A full day, with many provoking thoughts, has me at rest. I hope my continuing adventure will be as blissful as today.
May peace and love be with you all.
Daniel Stirling (PharmD. Candidate 2013)

No Hesitation

wom_sm.jpgToday was one of my favorite days! I spent my morning in the surgical floor in the HOPE clinic. I have not felt as much love from people I do not even know ever before. I was baffled by the instant connection I felt after meeting the nurses, patients, and family members for the very first time.
Chak Riya was an instant friend. She is a young nurse who has very good English. She took me under her wing right away and taught me! I was starting IVs, drawing blood for labs, prepping patients for surgery and taking vitals with her. We talked a lot and bonded in the first few hours I was there.
I also met Rom Channy and Hun Chanse. Chanse says hi to the 2010 team-(he asked for Chelsea and Kim’s e-mail addresses. He has your pop account addresses). His smile was remarkable, I will never forget it!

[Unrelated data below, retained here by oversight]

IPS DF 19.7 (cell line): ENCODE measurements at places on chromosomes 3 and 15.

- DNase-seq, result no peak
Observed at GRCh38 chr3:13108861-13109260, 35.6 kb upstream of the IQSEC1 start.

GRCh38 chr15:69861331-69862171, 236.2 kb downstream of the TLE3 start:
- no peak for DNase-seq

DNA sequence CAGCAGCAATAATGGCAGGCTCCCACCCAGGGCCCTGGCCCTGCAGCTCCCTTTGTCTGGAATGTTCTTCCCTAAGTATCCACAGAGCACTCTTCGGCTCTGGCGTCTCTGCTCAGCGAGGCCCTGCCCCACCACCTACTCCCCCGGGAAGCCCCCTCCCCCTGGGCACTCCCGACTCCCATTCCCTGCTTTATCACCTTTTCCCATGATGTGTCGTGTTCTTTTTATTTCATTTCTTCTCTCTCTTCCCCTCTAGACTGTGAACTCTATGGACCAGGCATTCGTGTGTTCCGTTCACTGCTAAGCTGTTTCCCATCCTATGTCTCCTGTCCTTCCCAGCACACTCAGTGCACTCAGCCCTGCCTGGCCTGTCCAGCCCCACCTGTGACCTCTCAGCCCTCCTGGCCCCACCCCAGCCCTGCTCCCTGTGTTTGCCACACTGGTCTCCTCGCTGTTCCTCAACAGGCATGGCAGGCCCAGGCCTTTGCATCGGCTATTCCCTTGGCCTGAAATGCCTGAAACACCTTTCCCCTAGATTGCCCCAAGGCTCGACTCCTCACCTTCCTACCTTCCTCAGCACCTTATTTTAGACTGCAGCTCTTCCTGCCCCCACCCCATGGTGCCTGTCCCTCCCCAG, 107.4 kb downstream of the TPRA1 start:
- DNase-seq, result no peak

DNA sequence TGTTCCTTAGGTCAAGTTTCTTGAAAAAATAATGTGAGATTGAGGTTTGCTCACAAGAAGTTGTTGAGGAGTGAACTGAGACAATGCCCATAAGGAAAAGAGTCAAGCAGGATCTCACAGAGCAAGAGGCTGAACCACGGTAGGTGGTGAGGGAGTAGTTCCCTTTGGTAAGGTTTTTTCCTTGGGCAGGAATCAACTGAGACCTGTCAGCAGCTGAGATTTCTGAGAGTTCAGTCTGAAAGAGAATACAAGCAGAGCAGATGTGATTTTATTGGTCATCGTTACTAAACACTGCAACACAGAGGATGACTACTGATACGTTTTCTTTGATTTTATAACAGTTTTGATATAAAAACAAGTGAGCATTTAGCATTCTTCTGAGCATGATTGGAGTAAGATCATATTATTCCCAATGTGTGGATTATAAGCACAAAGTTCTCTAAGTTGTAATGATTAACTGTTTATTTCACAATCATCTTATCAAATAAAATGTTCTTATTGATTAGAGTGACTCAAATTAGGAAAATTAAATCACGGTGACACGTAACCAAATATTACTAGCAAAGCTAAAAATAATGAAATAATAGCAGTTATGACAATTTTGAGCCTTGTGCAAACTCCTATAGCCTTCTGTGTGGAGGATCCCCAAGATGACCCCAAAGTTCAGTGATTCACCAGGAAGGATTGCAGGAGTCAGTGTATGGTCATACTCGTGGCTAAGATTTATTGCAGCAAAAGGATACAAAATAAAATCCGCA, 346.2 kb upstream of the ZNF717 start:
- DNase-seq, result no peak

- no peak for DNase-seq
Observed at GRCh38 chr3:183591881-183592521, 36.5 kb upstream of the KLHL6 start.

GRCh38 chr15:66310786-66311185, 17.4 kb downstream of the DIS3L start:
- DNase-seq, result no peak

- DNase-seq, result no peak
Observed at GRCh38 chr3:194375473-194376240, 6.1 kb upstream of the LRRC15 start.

Every day our team sits in a circle and we go over our “highs and lows” for the day. I was not surprised that many other team members shared the same “high” as I did. The people love before they think! We can all learn so much from the love that this culture shares. There is no hesitation. Their smiles are beautiful and captivating and unforgettable. I felt so loved this morning. As I looked out into the waiting area my eyes were instantly met with huge, warm smiles. I walked into a patient room to take vital signs and I was greeted by the entire family. The mother was holding a small child who kept inching closer and closer to me until he finally reached out and gave me a kiss on the cheek. He followed me around, touching me and shyly running away all morning.
I am so happy that I have this opportunity to be totally immersed in this culture! I cannot wait for more! We are going to Ratanakiri tomorrow for three days to see the beautiful rural country…can’t wait. Love you fam!
Suzanne Hutson – nursing

HIV Home Visit

Today was my day to go on a HIV home visit. We took a tuk tuk to the hospital and to our surprise the traffic was not all that bad. When we got to the hospital we met up with the social worker and walked over to his office. Everyone introduced theirselves as we stood waiting for our driver. While standing there he asked us to donate some money to buy some fish sauce to take with us to give to the families we were visiting. When they visit these families they are bringing pourage mix to them to eat.